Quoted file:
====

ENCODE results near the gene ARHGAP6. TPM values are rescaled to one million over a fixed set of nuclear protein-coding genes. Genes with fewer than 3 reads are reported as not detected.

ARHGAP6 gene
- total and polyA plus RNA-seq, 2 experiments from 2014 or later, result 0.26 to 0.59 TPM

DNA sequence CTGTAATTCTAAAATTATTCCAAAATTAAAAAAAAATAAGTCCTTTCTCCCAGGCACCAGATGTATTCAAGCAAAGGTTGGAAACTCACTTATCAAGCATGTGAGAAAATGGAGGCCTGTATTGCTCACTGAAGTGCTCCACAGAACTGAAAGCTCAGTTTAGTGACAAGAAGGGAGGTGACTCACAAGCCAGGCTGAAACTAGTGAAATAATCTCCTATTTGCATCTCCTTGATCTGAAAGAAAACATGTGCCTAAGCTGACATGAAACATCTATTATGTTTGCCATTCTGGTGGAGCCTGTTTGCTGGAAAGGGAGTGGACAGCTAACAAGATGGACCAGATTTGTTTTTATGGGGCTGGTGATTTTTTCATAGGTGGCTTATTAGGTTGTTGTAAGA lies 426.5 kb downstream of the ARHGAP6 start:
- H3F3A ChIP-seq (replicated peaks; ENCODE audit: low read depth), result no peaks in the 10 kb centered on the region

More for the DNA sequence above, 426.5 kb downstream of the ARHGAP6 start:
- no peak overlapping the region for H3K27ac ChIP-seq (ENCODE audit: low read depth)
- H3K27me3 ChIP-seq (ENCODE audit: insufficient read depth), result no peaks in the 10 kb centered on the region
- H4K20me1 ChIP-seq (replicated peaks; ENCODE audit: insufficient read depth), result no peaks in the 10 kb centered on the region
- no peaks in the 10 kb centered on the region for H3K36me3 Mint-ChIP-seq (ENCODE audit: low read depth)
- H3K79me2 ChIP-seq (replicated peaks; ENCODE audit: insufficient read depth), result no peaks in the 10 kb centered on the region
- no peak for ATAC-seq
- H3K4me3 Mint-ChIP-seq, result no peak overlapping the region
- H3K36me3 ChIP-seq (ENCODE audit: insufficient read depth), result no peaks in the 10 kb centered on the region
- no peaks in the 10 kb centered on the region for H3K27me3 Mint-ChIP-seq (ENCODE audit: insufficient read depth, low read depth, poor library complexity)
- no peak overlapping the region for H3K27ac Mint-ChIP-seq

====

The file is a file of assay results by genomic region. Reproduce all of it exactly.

ENCODE results near the gene ARHGAP6. TPM values are rescaled to one million over a fixed set of nuclear protein-coding genes. Genes with fewer than 3 reads are reported as not detected.

ARHGAP6 gene
- total and polyA plus RNA-seq, 2 experiments from 2014 or later, result 0.26 to 0.59 TPM

DNA sequence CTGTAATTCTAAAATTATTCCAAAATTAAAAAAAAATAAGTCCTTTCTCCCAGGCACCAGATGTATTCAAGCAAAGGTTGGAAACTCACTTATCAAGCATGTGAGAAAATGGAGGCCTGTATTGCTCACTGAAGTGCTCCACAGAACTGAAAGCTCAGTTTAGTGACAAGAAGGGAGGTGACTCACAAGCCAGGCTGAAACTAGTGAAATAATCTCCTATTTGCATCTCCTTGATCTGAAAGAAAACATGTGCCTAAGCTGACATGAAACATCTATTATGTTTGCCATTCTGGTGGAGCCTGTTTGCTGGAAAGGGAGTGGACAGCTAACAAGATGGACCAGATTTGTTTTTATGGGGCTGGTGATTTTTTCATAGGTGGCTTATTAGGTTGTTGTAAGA lies 426.5 kb downstream of the ARHGAP6 start:
- H3F3A ChIP-seq (replicated peaks; ENCODE audit: low read depth), result no peaks in the 10 kb centered on the region

More for the DNA sequence above, 426.5 kb downstream of the ARHGAP6 start:
- no peak overlapping the region for H3K27ac ChIP-seq (ENCODE audit: low read depth)
- H3K27me3 ChIP-seq (ENCODE audit: insufficient read depth), result no peaks in the 10 kb centered on the region
- H4K20me1 ChIP-seq (replicated peaks; ENCODE audit: insufficient read depth), result no peaks in the 10 kb centered on the region
- no peaks in the 10 kb centered on the region for H3K36me3 Mint-ChIP-seq (ENCODE audit: low read depth)
- H3K79me2 ChIP-seq (replicated peaks; ENCODE audit: insufficient read depth), result no peaks in the 10 kb centered on the region
- no peak for ATAC-seq
- H3K4me3 Mint-ChIP-seq, result no peak overlapping the region
- H3K36me3 ChIP-seq (ENCODE audit: insufficient read depth), result no peaks in the 10 kb centered on the region
- no peaks in the 10 kb centered on the region for H3K27me3 Mint-ChIP-seq (ENCODE audit: insufficient read depth, low read depth, poor library complexity)
- no peak overlapping the region for H3K27ac Mint-ChIP-seq